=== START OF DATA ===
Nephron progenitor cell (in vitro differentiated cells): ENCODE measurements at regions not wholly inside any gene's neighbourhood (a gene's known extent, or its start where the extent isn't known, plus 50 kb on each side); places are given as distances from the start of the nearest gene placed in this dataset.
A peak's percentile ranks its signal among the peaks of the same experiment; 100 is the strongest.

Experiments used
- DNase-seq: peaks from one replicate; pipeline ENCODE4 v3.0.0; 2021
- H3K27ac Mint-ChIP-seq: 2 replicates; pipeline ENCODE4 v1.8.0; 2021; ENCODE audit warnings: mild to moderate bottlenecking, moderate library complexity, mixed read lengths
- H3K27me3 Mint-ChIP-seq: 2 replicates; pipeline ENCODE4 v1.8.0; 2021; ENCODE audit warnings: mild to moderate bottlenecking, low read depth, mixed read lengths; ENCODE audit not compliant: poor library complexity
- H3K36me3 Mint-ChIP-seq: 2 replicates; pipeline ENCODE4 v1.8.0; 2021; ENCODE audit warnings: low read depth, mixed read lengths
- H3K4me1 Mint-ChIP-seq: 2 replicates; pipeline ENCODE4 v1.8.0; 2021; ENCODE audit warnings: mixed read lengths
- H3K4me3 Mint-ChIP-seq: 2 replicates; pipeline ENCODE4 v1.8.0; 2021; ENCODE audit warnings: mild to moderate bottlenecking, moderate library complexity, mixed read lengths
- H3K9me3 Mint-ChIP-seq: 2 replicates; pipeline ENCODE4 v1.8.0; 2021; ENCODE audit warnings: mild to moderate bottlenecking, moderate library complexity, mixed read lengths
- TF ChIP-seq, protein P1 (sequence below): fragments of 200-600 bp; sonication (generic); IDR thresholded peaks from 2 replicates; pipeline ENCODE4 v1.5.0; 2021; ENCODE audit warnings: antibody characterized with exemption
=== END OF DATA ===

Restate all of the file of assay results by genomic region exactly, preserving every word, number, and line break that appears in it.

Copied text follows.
Nephron progenitor cell (in vitro differentiated cells): ENCODE measurements at regions not wholly inside any gene's neighbourhood (a gene's known extent, or its start where the extent isn't known, plus 50 kb on each side); places are given as distances from the start of the nearest gene placed in this dataset.
A peak's percentile ranks its signal among the peaks of the same experiment; 100 is the strongest.

Experiments used
- DNase-seq: peaks from one replicate; pipeline ENCODE4 v3.0.0; 2021
- H3K27ac Mint-ChIP-seq: 2 replicates; pipeline ENCODE4 v1.8.0; 2021; ENCODE audit warnings: mild to moderate bottlenecking, moderate library complexity, mixed read lengths
- H3K27me3 Mint-ChIP-seq: 2 replicates; pipeline ENCODE4 v1.8.0; 2021; ENCODE audit warnings: mild to moderate bottlenecking, low read depth, mixed read lengths; ENCODE audit not compliant: poor library complexity
- H3K36me3 Mint-ChIP-seq: 2 replicates; pipeline ENCODE4 v1.8.0; 2021; ENCODE audit warnings: low read depth, mixed read lengths
- H3K4me1 Mint-ChIP-seq: 2 replicates; pipeline ENCODE4 v1.8.0; 2021; ENCODE audit warnings: mixed read lengths
- H3K4me3 Mint-ChIP-seq: 2 replicates; pipeline ENCODE4 v1.8.0; 2021; ENCODE audit warnings: mild to moderate bottlenecking, moderate library complexity, mixed read lengths
- H3K9me3 Mint-ChIP-seq: 2 replicates; pipeline ENCODE4 v1.8.0; 2021; ENCODE audit warnings: mild to moderate bottlenecking, moderate library complexity, mixed read lengths
- TF ChIP-seq, protein P1 (sequence below): fragments of 200-600 bp; sonication (generic); IDR thresholded peaks from 2 replicates; pipeline ENCODE4 v1.5.0; 2021; ENCODE audit warnings: antibody characterized with exemption